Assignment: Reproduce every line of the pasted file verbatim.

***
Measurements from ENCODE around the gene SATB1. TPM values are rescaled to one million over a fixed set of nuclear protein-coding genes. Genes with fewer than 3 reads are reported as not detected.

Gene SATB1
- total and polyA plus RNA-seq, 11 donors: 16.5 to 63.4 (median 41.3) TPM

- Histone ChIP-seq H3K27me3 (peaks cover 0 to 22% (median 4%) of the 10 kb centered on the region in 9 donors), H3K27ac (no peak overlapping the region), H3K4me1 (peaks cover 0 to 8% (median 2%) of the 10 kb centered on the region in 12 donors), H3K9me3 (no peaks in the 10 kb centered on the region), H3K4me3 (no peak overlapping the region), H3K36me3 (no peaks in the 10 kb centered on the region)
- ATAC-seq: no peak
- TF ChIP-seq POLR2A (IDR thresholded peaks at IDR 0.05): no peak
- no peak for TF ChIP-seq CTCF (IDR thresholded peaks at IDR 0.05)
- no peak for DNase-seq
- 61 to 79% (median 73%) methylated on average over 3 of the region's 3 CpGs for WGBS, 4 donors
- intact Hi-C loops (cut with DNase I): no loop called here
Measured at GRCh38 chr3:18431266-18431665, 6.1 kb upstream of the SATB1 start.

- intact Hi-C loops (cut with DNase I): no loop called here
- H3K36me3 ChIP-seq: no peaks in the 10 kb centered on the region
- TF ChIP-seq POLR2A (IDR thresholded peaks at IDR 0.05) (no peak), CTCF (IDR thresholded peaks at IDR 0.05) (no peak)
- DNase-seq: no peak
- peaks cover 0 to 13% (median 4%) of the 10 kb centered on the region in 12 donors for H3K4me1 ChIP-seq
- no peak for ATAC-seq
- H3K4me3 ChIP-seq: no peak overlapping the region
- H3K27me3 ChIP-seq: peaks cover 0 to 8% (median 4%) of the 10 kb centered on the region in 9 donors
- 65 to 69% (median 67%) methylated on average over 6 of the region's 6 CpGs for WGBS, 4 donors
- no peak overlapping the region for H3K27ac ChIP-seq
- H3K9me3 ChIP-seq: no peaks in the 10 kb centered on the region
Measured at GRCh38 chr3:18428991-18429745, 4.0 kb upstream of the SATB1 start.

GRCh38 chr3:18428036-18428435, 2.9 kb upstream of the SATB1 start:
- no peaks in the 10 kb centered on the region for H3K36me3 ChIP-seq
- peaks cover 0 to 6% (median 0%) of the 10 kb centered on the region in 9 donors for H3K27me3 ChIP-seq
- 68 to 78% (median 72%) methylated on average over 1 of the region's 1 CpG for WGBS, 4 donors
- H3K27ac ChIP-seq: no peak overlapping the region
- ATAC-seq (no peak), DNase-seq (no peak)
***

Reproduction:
Measurements from ENCODE around the gene SATB1. TPM values are rescaled to one million over a fixed set of nuclear protein-coding genes. Genes with fewer than 3 reads are reported as not detected.

Gene SATB1
- total and polyA plus RNA-seq, 11 donors: 16.5 to 63.4 (median 41.3) TPM

- Histone ChIP-seq H3K27me3 (peaks cover 0 to 22% (median 4%) of the 10 kb centered on the region in 9 donors), H3K27ac (no peak overlapping the region), H3K4me1 (peaks cover 0 to 8% (median 2%) of the 10 kb centered on the region in 12 donors), H3K9me3 (no peaks in the 10 kb centered on the region), H3K4me3 (no peak overlapping the region), H3K36me3 (no peaks in the 10 kb centered on the region)
- ATAC-seq: no peak
- TF ChIP-seq POLR2A (IDR thresholded peaks at IDR 0.05): no peak
- no peak for TF ChIP-seq CTCF (IDR thresholded peaks at IDR 0.05)
- no peak for DNase-seq
- 61 to 79% (median 73%) methylated on average over 3 of the region's 3 CpGs for WGBS, 4 donors
- intact Hi-C loops (cut with DNase I): no loop called here
Measured at GRCh38 chr3:18431266-18431665, 6.1 kb upstream of the SATB1 start.

- intact Hi-C loops (cut with DNase I): no loop called here
- H3K36me3 ChIP-seq: no peaks in the 10 kb centered on the region
- TF ChIP-seq POLR2A (IDR thresholded peaks at IDR 0.05) (no peak), CTCF (IDR thresholded peaks at IDR 0.05) (no peak)
- DNase-seq: no peak
- peaks cover 0 to 13% (median 4%) of the 10 kb centered on the region in 12 donors for H3K4me1 ChIP-seq
- no peak for ATAC-seq
- H3K4me3 ChIP-seq: no peak overlapping the region
- H3K27me3 ChIP-seq: peaks cover 0 to 8% (median 4%) of the 10 kb centered on the region in 9 donors
- 65 to 69% (median 67%) methylated on average over 6 of the region's 6 CpGs for WGBS, 4 donors
- no peak overlapping the region for H3K27ac ChIP-seq
- H3K9me3 ChIP-seq: no peaks in the 10 kb centered on the region
Measured at GRCh38 chr3:18428991-18429745, 4.0 kb upstream of the SATB1 start.

GRCh38 chr3:18428036-18428435, 2.9 kb upstream of the SATB1 start:
- no peaks in the 10 kb centered on the region for H3K36me3 ChIP-seq
- peaks cover 0 to 6% (median 0%) of the 10 kb centered on the region in 9 donors for H3K27me3 ChIP-seq
- 68 to 78% (median 72%) methylated on average over 1 of the region's 1 CpG for WGBS, 4 donors
- H3K27ac ChIP-seq: no peak overlapping the region
- ATAC-seq (no peak), DNase-seq (no peak)